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End of Tenancy - What Should Happen?

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« on: September 23, 2020, 07:25:25 PM »

Hello,
I moved into a professional house share on the 1st September 2020. My tenancy agreement has the following clauses:

14.2.   Tenants need to notify the Landlord in writing by the 31st of October in the year of the commencement of the tenancy of their intentions with regards to renewal of the Tenancy, regardless of the date of the termination of the tenancy. This is essential to maintain the marketability of the property, especially HMOs and student lets which require an early marketing period. Should the Tenants fail to notify the landlord in writing of their intentions then the property will be advertised for the following year and the Tenants will lose the right to extend the tenancy. Should the Tenants intend to extend the Tenancy, the agreed rent will be current rent plus inflation of no less than 3% of the current rent, unless agreed otherwise in writing.

14.3.   If the Landlord allows the Tenant to remain in the Property after the Term has expired then the Tenancy shall continue as a contractual periodic tenancy on a monthly basis. To end the periodic tenancy, the Tenant shall give the Landlord at least one month’s notice in writing. The notice must end on the day before the rent is due.

14.4         The Landlord has the right to recover possession of the Property if:
(a) the Term has expired;
(b) the Landlord has given two months' notice to the Tenant of the Landlord's intention to
recover possession of the Property; and
(c) at least six months have passed since the date of this agreement.   

I contacted the landlord regarding the first clause, as it says they need to know what my intentions are by the 31st October. I said that I would like to turn the contract into a rolling contract at the end of the fixed term. Or I would consider signing a 6 months fixed term contract. The landlord responded that the room would be marketed, and it would only turn into a rolling contract if no one took the room. They said they would consider extending the contract if I signed another 12 month fixed term contract for the following year.

I don't know what my situation will be at the end of the tenancy agreement in August 2021, so at this stage I don't want to extend the contract by 12 months, as I don't know what will happened between now and August 2022 (when the second fixed term would end). However, I have said I would consider extending it by 12 months if they put a break clause in case there was a change of circumstances, they refused this.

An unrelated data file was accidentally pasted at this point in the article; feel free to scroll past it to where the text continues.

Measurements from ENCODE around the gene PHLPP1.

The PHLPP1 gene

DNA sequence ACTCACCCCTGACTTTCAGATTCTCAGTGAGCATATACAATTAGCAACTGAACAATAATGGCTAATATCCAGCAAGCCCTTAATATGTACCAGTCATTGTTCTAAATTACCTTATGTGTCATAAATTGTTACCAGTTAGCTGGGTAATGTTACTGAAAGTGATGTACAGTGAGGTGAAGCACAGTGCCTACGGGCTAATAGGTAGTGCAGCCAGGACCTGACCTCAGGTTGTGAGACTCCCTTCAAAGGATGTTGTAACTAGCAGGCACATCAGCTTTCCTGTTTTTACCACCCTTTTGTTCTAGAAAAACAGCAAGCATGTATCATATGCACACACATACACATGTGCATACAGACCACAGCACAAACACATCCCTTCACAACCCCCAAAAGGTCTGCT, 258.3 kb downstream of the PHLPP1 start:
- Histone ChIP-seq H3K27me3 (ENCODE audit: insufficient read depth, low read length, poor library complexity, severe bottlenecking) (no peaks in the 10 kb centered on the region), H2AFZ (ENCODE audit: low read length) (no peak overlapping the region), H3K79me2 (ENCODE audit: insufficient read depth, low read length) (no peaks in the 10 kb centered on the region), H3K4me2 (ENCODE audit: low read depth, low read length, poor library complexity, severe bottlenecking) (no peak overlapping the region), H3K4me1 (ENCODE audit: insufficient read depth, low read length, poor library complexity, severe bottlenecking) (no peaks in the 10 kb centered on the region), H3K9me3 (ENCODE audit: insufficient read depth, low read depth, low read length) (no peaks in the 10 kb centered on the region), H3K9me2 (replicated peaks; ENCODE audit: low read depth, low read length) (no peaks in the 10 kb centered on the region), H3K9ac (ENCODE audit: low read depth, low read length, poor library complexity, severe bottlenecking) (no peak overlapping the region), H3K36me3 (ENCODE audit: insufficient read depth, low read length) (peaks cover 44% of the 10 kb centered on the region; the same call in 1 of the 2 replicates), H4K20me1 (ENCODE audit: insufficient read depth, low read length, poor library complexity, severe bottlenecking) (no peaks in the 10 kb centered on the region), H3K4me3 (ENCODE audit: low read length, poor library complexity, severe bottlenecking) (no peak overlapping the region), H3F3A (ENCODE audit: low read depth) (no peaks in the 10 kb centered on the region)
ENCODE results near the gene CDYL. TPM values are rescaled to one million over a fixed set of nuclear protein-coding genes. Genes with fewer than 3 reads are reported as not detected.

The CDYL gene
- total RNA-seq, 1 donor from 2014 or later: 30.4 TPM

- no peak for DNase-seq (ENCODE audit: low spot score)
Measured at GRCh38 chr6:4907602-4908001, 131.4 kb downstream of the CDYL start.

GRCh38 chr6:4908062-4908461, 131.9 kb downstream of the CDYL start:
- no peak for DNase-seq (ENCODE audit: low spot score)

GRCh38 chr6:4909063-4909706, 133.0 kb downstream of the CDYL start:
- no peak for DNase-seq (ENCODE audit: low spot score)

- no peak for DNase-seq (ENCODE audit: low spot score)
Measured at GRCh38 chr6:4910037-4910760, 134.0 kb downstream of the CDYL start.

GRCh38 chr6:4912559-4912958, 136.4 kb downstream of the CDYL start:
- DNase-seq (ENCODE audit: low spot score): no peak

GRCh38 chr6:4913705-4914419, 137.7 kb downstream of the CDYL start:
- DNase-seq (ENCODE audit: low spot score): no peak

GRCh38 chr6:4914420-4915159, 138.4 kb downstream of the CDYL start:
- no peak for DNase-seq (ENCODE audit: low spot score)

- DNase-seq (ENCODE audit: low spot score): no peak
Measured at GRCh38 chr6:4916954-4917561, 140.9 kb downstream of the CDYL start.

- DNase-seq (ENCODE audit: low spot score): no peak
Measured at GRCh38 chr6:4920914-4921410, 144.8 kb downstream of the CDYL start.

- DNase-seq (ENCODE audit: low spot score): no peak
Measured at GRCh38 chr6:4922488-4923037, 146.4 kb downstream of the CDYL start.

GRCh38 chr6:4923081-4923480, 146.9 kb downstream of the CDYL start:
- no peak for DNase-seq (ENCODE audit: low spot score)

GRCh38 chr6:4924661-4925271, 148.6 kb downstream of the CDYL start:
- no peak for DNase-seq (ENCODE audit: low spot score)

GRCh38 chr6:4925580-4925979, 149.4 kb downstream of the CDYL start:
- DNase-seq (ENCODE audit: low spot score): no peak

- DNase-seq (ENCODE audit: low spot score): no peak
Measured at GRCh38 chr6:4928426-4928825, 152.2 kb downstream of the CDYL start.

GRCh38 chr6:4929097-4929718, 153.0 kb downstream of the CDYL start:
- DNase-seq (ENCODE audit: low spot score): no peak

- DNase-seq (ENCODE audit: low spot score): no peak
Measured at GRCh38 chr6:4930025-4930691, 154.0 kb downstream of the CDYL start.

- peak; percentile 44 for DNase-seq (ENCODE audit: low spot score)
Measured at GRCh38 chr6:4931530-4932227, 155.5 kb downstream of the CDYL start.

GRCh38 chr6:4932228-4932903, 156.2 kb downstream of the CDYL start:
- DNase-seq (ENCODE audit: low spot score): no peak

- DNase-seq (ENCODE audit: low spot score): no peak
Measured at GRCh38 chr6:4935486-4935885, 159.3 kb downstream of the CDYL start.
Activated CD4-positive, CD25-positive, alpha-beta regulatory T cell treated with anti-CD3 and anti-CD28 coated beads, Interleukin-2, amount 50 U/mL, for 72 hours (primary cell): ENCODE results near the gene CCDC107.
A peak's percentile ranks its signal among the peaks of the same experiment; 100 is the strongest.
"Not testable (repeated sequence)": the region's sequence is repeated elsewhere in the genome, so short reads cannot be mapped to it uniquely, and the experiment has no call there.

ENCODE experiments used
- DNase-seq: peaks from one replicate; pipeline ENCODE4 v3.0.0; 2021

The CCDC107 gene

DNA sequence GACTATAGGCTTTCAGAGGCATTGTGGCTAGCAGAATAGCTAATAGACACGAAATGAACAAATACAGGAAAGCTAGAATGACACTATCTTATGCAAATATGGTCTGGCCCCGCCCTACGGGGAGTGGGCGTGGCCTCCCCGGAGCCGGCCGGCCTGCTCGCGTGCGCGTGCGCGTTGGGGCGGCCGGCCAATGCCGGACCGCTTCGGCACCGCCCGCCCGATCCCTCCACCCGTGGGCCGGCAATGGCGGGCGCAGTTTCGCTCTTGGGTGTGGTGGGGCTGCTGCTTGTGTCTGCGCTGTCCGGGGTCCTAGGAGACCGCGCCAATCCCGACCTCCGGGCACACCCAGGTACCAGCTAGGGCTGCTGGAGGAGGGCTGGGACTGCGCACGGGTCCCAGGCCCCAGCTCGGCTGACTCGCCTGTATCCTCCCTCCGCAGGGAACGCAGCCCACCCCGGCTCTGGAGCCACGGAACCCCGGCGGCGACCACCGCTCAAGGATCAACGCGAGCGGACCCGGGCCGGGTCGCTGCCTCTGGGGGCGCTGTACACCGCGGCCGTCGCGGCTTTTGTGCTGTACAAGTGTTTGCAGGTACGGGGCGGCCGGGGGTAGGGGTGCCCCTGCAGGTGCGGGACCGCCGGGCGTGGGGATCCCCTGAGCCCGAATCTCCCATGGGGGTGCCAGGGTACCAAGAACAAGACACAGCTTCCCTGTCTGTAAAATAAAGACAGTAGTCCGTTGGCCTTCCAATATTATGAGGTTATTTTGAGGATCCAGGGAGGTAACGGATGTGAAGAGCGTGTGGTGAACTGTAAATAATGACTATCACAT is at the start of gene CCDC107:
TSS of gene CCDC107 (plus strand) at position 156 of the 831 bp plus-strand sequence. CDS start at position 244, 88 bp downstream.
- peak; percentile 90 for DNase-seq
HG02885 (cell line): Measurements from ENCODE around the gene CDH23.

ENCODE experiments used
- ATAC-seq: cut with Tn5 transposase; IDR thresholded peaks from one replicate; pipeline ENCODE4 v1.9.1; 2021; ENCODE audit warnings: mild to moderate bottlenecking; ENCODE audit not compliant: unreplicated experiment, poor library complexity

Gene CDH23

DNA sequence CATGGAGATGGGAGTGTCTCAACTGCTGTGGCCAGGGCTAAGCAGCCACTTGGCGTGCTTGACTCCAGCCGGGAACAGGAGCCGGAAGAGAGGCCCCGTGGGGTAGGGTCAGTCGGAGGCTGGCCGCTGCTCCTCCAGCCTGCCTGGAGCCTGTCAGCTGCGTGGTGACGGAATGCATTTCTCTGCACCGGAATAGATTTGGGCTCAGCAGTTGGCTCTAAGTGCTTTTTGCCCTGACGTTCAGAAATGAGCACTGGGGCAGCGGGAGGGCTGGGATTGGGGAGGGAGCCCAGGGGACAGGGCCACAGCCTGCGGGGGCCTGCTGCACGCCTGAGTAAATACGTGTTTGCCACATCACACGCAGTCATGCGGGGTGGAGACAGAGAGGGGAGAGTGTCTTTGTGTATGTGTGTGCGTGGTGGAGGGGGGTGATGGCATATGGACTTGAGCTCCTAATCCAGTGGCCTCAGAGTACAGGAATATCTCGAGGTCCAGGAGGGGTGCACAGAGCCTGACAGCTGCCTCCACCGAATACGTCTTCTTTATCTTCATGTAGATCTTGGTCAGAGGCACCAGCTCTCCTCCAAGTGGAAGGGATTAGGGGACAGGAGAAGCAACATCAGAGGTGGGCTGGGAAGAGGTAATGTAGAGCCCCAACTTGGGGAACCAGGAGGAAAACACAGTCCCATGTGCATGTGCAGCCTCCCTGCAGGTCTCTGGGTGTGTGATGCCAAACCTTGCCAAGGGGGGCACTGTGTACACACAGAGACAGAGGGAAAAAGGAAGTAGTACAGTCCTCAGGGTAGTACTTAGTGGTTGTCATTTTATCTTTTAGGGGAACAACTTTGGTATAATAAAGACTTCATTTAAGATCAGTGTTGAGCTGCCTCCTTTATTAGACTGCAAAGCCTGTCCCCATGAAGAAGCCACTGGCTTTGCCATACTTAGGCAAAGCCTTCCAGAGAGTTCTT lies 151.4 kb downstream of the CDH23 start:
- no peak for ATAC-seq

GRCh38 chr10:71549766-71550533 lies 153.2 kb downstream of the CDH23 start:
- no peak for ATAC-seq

I feel mislead, I signed the tenancy agreement thinking that at the end of the fixed term I would be able to stay on, and that it would become a rolling contract. I don't know where I stand now. Can the landlord advertise the room even though I have expressed a wish to stay on in a rolling contract or 6 month contract?

The landlord would need to serve a Section 21 notice for me to leave at the end of the fixed term, so currently as I understand this would need to be served in February 2021 for me to leave at the end of August, as due to coronavirus the notice period is 6 months now.

The reason I don't want to leave at the end of August is because it is the busiest time for me at work. In the Summer months I work all over the country and would find it difficult to get time off to move and attend viewings to find somewhere else to live. So it is not that I don't want to leave property or am trying to be awkward. I'd like to stay at the property ideally but not to be tied to a fixed term and also not have to move during the busiest time at work.

I am just not sure where I stand and what I should do, because despite explaining this my landlord is unwilling to work with me.



 


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« Reply #1 on: September 23, 2020, 08:08:04 PM »

Do you have a tenancy agreement in (only) your own name, or are you joint tenants with other people sharing the house? What does the tenancy agreement say about its term (when it begins and end) other than what you have posted already, or is this it?

I would suggest professional advice from a landlord and tenant solicitor, or at least seriously suggest the landlord get some......

You can't actually extend a fixed term tenancy, so I'm going to read "extend" to mean agree a new tenancy between the landlord and tenant.

Quote
Should the Tenants fail to notify the landlord in writing of their intentions then the property will be advertised for the following year and the Tenants will lose the right to extend the tenancy.
Which makes this clause meaningless unless it implied an pre-agreed right of the tenant to a new fixed term tenancy without further landlord's agreement, as the parties can always agree something new and different to what were previously agreed.

Quote
If the Landlord allows the Tenant to remain in the Property after the Term has expired then the Tenancy shall continue as a contractual periodic tenancy on a monthly basis.
I don't see how this term can possibly be valid, if it doesn't render the tenancy void for uncertainty.